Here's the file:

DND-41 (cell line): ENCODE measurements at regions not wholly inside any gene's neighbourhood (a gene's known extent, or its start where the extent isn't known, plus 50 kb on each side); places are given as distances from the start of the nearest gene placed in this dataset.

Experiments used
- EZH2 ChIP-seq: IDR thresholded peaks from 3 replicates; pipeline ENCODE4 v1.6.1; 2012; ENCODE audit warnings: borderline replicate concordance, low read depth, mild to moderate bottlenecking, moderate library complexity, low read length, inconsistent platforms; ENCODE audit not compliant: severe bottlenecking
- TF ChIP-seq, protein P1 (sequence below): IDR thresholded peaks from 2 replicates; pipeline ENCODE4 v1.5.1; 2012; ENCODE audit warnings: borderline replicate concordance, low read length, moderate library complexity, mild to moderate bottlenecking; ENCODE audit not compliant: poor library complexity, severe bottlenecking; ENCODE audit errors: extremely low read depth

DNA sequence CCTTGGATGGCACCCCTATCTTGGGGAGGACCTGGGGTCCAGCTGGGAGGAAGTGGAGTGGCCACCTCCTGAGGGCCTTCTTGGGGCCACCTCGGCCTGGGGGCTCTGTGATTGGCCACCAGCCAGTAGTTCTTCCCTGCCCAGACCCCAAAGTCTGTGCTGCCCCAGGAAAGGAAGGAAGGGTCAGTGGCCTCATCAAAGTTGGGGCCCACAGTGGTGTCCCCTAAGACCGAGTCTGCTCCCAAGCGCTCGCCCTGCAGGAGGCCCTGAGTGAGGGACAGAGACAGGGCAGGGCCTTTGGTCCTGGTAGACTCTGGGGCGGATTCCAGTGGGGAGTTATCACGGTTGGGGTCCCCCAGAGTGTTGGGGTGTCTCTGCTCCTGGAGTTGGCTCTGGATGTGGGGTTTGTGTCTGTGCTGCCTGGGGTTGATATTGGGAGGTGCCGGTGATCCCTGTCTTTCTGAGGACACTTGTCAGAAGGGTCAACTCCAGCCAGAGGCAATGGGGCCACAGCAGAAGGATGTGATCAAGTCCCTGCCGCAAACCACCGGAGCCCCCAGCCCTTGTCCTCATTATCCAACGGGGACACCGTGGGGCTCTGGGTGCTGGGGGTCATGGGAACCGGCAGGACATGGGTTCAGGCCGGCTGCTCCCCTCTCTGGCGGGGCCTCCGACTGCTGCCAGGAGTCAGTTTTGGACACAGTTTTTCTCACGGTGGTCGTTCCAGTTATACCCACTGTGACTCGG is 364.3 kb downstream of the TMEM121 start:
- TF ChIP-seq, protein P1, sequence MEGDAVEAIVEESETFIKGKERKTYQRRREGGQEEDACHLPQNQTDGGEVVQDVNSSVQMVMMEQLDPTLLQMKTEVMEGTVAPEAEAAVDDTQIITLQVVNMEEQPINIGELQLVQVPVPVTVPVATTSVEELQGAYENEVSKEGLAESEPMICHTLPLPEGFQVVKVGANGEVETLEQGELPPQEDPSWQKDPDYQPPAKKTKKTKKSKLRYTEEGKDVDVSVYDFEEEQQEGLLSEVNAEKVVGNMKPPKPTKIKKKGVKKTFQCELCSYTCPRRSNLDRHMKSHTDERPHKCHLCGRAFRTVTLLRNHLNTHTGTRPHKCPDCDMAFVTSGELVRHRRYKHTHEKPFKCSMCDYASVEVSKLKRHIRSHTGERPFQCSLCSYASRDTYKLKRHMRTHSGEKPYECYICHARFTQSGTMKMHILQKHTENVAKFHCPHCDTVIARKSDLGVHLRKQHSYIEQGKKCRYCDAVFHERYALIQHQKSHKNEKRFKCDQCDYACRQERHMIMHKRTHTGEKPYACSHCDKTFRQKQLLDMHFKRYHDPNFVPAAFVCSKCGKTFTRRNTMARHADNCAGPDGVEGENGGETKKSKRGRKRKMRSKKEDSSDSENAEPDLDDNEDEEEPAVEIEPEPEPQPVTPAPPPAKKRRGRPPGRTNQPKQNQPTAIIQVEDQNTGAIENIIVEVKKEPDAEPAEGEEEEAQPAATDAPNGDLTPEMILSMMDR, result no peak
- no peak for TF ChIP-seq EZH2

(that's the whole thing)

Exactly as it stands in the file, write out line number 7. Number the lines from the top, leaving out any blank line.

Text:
- no peak for TF ChIP-seq EZH2